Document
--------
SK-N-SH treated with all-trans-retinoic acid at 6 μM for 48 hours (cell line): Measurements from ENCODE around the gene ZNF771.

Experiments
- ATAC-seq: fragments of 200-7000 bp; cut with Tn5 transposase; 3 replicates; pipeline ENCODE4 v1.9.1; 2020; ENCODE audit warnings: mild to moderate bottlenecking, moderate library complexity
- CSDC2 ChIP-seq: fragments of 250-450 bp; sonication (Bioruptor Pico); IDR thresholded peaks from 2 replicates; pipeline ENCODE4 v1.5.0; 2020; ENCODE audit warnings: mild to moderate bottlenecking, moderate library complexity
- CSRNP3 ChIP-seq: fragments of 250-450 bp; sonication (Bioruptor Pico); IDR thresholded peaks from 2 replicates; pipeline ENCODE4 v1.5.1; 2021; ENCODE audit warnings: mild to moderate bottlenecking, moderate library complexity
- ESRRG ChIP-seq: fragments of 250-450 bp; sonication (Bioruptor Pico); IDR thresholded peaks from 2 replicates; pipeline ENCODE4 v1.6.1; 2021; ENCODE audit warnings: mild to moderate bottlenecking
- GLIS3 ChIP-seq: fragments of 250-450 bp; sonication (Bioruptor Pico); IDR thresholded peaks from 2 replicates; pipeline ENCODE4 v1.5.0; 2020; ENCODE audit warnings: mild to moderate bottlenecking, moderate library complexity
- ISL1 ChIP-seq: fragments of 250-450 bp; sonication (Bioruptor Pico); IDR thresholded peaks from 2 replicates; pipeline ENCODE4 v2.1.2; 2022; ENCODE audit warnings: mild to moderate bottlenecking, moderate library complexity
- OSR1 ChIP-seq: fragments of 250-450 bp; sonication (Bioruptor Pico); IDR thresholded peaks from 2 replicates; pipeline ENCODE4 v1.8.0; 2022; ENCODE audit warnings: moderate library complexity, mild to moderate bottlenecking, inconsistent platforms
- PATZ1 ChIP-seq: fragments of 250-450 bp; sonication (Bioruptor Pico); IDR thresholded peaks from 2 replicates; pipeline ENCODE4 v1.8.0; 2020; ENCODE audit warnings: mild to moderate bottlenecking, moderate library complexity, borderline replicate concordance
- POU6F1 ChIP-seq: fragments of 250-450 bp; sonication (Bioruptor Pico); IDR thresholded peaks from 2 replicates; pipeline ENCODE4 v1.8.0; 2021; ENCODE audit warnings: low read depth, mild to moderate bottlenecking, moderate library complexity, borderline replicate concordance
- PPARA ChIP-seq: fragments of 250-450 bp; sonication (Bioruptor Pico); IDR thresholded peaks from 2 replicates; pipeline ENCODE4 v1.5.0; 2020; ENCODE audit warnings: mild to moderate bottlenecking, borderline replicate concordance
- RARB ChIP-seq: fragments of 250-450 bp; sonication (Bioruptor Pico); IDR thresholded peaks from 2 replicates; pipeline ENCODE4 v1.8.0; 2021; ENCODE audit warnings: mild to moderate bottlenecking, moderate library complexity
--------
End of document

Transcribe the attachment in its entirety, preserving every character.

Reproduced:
SK-N-SH treated with all-trans-retinoic acid at 6 μM for 48 hours (cell line): Measurements from ENCODE around the gene ZNF771.

Experiments
- ATAC-seq: fragments of 200-7000 bp; cut with Tn5 transposase; 3 replicates; pipeline ENCODE4 v1.9.1; 2020; ENCODE audit warnings: mild to moderate bottlenecking, moderate library complexity
- CSDC2 ChIP-seq: fragments of 250-450 bp; sonication (Bioruptor Pico); IDR thresholded peaks from 2 replicates; pipeline ENCODE4 v1.5.0; 2020; ENCODE audit warnings: mild to moderate bottlenecking, moderate library complexity
- CSRNP3 ChIP-seq: fragments of 250-450 bp; sonication (Bioruptor Pico); IDR thresholded peaks from 2 replicates; pipeline ENCODE4 v1.5.1; 2021; ENCODE audit warnings: mild to moderate bottlenecking, moderate library complexity
- ESRRG ChIP-seq: fragments of 250-450 bp; sonication (Bioruptor Pico); IDR thresholded peaks from 2 replicates; pipeline ENCODE4 v1.6.1; 2021; ENCODE audit warnings: mild to moderate bottlenecking
- GLIS3 ChIP-seq: fragments of 250-450 bp; sonication (Bioruptor Pico); IDR thresholded peaks from 2 replicates; pipeline ENCODE4 v1.5.0; 2020; ENCODE audit warnings: mild to moderate bottlenecking, moderate library complexity
- ISL1 ChIP-seq: fragments of 250-450 bp; sonication (Bioruptor Pico); IDR thresholded peaks from 2 replicates; pipeline ENCODE4 v2.1.2; 2022; ENCODE audit warnings: mild to moderate bottlenecking, moderate library complexity
- OSR1 ChIP-seq: fragments of 250-450 bp; sonication (Bioruptor Pico); IDR thresholded peaks from 2 replicates; pipeline ENCODE4 v1.8.0; 2022; ENCODE audit warnings: moderate library complexity, mild to moderate bottlenecking, inconsistent platforms
- PATZ1 ChIP-seq: fragments of 250-450 bp; sonication (Bioruptor Pico); IDR thresholded peaks from 2 replicates; pipeline ENCODE4 v1.8.0; 2020; ENCODE audit warnings: mild to moderate bottlenecking, moderate library complexity, borderline replicate concordance
- POU6F1 ChIP-seq: fragments of 250-450 bp; sonication (Bioruptor Pico); IDR thresholded peaks from 2 replicates; pipeline ENCODE4 v1.8.0; 2021; ENCODE audit warnings: low read depth, mild to moderate bottlenecking, moderate library complexity, borderline replicate concordance
- PPARA ChIP-seq: fragments of 250-450 bp; sonication (Bioruptor Pico); IDR thresholded peaks from 2 replicates; pipeline ENCODE4 v1.5.0; 2020; ENCODE audit warnings: mild to moderate bottlenecking, borderline replicate concordance
- RARB ChIP-seq: fragments of 250-450 bp; sonication (Bioruptor Pico); IDR thresholded peaks from 2 replicates; pipeline ENCODE4 v1.8.0; 2021; ENCODE audit warnings: mild to moderate bottlenecking, moderate library complexity